Hundred twenty-eighth note


Hundred twenty-eighth note
Beethoven used 128th notes in the first movement of his Pathétique Sonata (Op. 13)

In music, a hundred twenty-eighth note (American) or semihemidemisemiquaver or quasihemidemisemiquaver (British) is a note played for 1/128 of the duration of a whole note (hence the name). It lasts half as long as a sixty-fourth note (or hemidemisemiquaver). It has a total of five flags or beams.

Notes this short are very rare in printed music, but not unknown. They are principally used for brief, rapid sections in slow movements. For example, they occur in the first movement of Beethoven's Pathétique Piano Sonata (Op. 13), to notate rapid scales. Another example is in Mozart's Variations on Je suis lindor, where two of them are used in the slow eleventh variation.[1][2]

These five-beamed notes also appear occasionally where a passage is to be performed rapidly, but where the actual tempo is at the discretion of the performer rather than being a strict division of the beat. In such cases, the aggregate time of the notes may not add up exactly to a full measure, and the phrase may be marked with an odd time division to indicate this. Sometimes such notation is made using smaller notes, sized like grace notes.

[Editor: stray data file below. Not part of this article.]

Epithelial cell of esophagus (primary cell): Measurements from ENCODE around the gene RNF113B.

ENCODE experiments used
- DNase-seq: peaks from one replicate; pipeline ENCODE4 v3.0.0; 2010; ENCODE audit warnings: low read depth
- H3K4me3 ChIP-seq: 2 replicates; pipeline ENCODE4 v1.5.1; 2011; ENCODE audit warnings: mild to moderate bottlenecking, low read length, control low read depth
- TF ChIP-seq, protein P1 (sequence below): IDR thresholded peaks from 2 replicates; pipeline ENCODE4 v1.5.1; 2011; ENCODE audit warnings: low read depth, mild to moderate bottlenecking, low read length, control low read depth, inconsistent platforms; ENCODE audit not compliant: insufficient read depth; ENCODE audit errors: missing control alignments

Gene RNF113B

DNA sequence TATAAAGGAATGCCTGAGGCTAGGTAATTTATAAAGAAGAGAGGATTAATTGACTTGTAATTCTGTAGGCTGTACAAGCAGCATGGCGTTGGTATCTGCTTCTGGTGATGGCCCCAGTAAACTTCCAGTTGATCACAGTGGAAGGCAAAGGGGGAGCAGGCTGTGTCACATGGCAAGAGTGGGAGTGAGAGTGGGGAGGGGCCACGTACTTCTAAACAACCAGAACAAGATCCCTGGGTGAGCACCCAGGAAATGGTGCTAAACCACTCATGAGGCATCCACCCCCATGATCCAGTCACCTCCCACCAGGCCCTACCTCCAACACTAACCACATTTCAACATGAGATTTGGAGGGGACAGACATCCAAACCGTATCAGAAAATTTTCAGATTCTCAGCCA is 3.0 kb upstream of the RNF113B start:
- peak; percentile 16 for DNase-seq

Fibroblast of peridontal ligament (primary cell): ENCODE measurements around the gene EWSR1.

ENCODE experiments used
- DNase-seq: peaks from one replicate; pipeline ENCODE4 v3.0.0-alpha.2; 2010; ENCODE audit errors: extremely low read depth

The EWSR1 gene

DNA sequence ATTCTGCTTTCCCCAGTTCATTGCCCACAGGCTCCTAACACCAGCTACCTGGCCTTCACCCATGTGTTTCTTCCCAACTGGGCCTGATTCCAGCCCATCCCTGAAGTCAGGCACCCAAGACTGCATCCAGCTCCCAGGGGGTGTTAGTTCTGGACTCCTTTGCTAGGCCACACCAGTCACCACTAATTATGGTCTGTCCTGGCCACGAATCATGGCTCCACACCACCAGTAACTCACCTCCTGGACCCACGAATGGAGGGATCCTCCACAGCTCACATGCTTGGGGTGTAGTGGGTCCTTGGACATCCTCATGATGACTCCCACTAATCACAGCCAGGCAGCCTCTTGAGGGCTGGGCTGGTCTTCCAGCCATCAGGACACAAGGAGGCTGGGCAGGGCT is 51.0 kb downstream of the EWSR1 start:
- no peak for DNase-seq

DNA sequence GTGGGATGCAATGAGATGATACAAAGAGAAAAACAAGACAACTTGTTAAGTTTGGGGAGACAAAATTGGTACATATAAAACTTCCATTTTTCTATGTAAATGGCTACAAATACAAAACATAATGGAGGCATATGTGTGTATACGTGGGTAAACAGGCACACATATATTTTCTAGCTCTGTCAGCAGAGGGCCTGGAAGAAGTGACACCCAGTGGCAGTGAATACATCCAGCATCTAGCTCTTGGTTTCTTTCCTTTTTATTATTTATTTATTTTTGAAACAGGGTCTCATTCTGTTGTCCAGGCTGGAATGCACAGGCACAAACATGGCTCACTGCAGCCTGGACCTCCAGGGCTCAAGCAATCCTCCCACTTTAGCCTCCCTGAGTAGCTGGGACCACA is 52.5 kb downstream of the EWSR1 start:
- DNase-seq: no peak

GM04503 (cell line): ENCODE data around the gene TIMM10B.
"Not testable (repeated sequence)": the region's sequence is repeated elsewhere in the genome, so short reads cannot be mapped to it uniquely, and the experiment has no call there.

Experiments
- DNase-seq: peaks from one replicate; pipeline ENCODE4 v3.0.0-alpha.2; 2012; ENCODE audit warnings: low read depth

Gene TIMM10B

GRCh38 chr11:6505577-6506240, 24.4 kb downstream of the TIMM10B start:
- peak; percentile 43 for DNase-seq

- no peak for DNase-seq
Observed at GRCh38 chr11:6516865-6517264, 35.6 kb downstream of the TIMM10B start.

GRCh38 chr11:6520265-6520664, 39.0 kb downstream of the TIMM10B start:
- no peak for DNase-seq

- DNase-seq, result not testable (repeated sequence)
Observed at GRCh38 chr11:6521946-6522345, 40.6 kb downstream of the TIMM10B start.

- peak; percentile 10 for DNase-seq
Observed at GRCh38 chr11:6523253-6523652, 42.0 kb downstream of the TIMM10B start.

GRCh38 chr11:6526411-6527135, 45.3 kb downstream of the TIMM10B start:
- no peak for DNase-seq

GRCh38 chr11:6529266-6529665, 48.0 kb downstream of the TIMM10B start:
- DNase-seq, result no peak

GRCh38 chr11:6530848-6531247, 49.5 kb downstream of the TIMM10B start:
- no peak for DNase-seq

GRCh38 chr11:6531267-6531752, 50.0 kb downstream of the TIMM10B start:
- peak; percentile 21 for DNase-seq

Hundred twenty-eighth rests are also rare (but not unknown). They are most commonly used as replacements for breath marks. One is used in Beethoven's piano sonata Op. 27 No. 1 Quasi una fantasia.

References

  1. ^ Mozart, Wolfgang Amadeus. 12 Variations on 'Je suis lindor', K.354. p. 10, fourth system, last bar. Wolfgang Amadeus Mozarts Werke, Serie 21. Leipzig: Breitkopf & Härtel, 1877-1910. Plate W.A.M. 354. [1]
  2. ^ http://www.mail-archive.com/lilypond-devel@gnu.org/msg14425.html

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